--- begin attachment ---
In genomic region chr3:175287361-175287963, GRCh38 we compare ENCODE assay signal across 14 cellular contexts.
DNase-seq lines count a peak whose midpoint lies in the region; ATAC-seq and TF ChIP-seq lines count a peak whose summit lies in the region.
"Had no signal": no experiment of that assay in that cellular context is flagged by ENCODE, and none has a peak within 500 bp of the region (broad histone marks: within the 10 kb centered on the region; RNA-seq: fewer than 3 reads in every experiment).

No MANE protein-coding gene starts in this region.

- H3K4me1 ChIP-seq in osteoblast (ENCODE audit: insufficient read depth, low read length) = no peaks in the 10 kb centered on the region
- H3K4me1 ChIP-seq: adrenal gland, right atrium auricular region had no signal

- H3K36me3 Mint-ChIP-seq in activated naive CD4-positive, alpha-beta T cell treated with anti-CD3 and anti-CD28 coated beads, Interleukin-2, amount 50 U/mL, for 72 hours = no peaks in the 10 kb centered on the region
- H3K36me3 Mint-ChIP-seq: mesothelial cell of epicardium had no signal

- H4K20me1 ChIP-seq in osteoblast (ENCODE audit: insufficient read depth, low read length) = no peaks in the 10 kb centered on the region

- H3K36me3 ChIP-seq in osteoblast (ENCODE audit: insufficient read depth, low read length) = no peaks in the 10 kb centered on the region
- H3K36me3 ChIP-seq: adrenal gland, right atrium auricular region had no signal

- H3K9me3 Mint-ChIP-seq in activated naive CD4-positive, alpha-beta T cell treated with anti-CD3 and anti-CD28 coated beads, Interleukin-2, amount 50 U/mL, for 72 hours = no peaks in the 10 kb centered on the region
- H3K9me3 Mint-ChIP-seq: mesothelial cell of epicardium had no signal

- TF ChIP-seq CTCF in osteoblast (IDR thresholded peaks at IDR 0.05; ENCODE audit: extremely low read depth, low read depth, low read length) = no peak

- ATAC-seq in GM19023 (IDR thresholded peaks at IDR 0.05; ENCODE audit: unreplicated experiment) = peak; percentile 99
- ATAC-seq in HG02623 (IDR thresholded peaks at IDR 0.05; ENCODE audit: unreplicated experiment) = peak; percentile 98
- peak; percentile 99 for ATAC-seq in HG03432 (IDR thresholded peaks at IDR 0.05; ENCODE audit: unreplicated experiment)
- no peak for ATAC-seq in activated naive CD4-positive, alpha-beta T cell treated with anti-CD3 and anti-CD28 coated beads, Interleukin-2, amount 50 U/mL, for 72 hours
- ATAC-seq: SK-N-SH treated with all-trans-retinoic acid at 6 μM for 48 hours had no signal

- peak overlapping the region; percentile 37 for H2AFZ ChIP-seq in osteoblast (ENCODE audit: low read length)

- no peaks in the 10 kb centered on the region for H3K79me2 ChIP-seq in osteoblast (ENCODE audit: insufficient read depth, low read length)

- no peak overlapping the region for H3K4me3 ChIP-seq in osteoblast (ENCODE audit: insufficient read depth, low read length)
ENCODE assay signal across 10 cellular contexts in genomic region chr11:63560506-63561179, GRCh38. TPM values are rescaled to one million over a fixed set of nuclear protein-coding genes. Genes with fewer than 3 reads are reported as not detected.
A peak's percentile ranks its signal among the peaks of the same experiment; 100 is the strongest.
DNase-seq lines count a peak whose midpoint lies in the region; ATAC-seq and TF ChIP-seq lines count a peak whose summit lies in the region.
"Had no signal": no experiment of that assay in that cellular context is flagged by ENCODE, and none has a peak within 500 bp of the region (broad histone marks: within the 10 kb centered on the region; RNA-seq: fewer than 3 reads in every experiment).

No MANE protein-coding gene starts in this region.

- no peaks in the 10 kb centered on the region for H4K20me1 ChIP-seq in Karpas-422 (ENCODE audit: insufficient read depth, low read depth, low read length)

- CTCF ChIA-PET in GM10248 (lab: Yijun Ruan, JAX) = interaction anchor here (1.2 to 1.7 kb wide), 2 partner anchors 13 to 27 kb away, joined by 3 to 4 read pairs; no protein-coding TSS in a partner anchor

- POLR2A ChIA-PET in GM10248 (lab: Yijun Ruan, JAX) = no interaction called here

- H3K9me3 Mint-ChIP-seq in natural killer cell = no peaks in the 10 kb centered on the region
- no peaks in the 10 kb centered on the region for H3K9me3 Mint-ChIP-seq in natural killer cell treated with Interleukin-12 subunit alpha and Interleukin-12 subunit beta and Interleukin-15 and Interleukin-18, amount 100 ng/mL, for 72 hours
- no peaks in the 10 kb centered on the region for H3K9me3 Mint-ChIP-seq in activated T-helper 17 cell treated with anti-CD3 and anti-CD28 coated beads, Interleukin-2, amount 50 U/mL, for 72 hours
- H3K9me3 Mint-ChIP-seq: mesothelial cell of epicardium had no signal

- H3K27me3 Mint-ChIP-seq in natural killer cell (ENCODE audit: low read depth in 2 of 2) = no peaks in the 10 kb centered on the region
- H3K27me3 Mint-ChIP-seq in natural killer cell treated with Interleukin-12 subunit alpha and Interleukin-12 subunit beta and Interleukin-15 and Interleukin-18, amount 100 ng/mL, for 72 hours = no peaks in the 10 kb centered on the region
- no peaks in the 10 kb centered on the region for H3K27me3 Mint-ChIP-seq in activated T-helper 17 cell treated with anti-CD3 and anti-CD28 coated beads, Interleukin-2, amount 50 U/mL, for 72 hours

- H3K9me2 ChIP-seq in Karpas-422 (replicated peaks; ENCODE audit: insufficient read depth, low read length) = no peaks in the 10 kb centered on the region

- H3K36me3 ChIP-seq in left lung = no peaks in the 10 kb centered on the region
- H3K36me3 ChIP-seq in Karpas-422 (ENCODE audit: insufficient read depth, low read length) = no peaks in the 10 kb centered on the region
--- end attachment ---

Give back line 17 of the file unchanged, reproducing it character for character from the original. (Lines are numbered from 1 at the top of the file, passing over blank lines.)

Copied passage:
- peak; percentile 99 for ATAC-seq in HG03432 (IDR thresholded peaks at IDR 0.05; ENCODE audit: unreplicated experiment)